As we look at the regulatory future of our industry, we need the ability to offer customized goods and services to our customers while maintaining system reliability and universal access to the grid. In 2018, we introduced several innovative rate offerings to maximize value for our customers. For example, Indiana Michigan Power (I&M) introduced a flat rate bill called EZ Bill for residential and small commercial customers in Indiana. The program, approved by state regulators, allows I&M to offer individualized rates to customers who sign up.

This is an important option for customers who value the predictability and convenience of receiving a predetermined, fixed monthly charge for their electric service. This makes budgeting and financial planning easier, especially for customers with fixed or limited incomes. For customers who want to know what their electric bill will be in advance, the EZ Bill program meets that need.

In Oklahoma, we introduced a pre-pay program, known as Power Pay, which functions similarly to a prepaid phone card. This program offers customers of Public Service Company of Oklahoma (PSO) a voluntary payment option, giving them more control over when and how they pay for their electric service. Dozens of authorized payment kiosks are located throughout PSO’s service territory, giving customers additional payment options. Power Pay also gives our customers information about their usage and cost so they can make informed decisions. At the end of 2018, nearly 20,000 customers were taking advantage of this program.

In 2019, Appalachian Power received approval to establish a seasonal rate in West Virginia that would apply to electricity sales above a specific threshold during winter months. With the seasonal rate structure, customers with higher winter usage, such as those with electric heat, will see little or no increase, or even a decrease, in their bills.

These are some examples of alternative rate models that are needed today to meet the changing needs of customers.

Similar to other companies, AEP has a public policy strategy that seeks to inform decisions made by Congress, Federal Energy Regulatory Commission (FERC), North American Electric Reliability Corporation (NERC), state legislatures and regulatory commissions, and Regional Transmission Organizations (RTOs).

In 2017, AEP formed the Policy Advisory Team (PAT) to create a more efficient and consistent policy strategy across the company. The team comprises senior executives across multiple business functions and departments, including some who represent the company in Washington, D.C., and the state capitals in our service territory.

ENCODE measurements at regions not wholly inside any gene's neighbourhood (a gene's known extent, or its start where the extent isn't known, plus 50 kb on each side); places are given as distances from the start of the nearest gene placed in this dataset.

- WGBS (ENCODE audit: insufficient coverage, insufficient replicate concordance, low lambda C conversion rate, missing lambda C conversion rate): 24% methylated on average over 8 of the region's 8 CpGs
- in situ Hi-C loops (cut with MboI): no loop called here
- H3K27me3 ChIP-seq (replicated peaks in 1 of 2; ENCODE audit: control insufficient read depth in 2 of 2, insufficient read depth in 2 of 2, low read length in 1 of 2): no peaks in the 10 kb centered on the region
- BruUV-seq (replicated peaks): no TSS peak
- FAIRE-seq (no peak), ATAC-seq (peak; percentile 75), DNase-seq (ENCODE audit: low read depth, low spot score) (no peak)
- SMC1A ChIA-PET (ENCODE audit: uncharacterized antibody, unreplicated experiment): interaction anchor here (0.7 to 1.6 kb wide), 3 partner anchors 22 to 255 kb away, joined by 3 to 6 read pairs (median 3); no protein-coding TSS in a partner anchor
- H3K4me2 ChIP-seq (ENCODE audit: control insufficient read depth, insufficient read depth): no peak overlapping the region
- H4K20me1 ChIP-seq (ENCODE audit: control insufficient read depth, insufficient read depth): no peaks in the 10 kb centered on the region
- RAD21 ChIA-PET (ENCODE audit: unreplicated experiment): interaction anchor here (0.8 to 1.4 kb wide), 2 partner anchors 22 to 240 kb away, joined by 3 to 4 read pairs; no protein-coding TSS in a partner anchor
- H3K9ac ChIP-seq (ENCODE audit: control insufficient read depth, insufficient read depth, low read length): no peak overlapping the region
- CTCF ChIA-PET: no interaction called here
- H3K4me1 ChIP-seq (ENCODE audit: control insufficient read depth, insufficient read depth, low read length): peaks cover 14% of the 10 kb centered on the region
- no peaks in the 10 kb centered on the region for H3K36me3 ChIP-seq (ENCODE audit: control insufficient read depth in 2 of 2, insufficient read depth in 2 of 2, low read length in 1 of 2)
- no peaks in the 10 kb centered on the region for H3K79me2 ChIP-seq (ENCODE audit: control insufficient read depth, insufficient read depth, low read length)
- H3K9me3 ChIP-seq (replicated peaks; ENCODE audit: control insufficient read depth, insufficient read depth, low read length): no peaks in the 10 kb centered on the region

The PAT considers policy options on issues of relevance to the company and supports internal policy analysis and debate. This approach ensures that AEP is speaking with one voice, and that all employees with external contacts are clear on our policy positions and objectives. Since its inception, the PAT has considered roughly a dozen issues on which we have developed positions.

In strategic discussions about how we can best align ourselves to maximize the customer benefits of new technologies, we talk about “future-proofing” our company. To adapt to the changing energy landscape, we require a regulatory and legislative framework that enables the flexibility to incorporate new technologies, including those we have not yet even envisioned.

AEP is installing fiber cable as part of our grid modernization efforts, which provides a new opportunity to piggyback on this installation to extend broadband service to unserved or underserved areas throughout our service territory. Fiber cable provides the best technology to meet our needs for upgrading the grid: it is highly resistant to corrosion and is critical to providing a modern communications infrastructure as the demand for two-way flows of data and power increase. We believe broadband technology plays an important role in the economic development and sustainable quality of life of rural and suburban America. We are exploring new options for the dual use of fiber for grid modernization and enabling Internet Service Providers to make the final connection to areas that lack broadband coverage.